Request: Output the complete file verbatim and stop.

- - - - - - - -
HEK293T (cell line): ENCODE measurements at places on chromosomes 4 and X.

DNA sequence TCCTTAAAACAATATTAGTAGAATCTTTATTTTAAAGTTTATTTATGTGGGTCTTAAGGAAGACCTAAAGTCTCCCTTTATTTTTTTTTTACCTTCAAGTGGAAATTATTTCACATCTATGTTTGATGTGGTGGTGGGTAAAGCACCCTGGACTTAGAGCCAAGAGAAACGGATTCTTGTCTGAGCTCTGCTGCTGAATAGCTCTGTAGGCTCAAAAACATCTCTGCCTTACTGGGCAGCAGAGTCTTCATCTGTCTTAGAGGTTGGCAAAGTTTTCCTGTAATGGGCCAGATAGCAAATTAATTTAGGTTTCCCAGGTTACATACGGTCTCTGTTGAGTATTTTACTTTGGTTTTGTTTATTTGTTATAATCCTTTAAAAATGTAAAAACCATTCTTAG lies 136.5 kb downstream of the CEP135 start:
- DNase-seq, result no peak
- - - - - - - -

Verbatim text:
HEK293T (cell line): ENCODE measurements at places on chromosomes 4 and X.

DNA sequence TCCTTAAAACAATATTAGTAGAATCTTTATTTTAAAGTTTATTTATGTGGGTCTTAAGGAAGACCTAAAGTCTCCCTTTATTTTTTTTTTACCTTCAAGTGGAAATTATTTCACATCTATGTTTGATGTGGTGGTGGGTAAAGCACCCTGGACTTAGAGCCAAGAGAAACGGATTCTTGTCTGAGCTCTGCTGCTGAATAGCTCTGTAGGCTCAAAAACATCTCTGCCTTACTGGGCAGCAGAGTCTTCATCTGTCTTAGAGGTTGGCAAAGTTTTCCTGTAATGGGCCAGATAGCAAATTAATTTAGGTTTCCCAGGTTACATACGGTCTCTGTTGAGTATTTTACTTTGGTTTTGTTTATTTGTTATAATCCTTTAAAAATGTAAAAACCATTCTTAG lies 136.5 kb downstream of the CEP135 start:
- DNase-seq, result no peak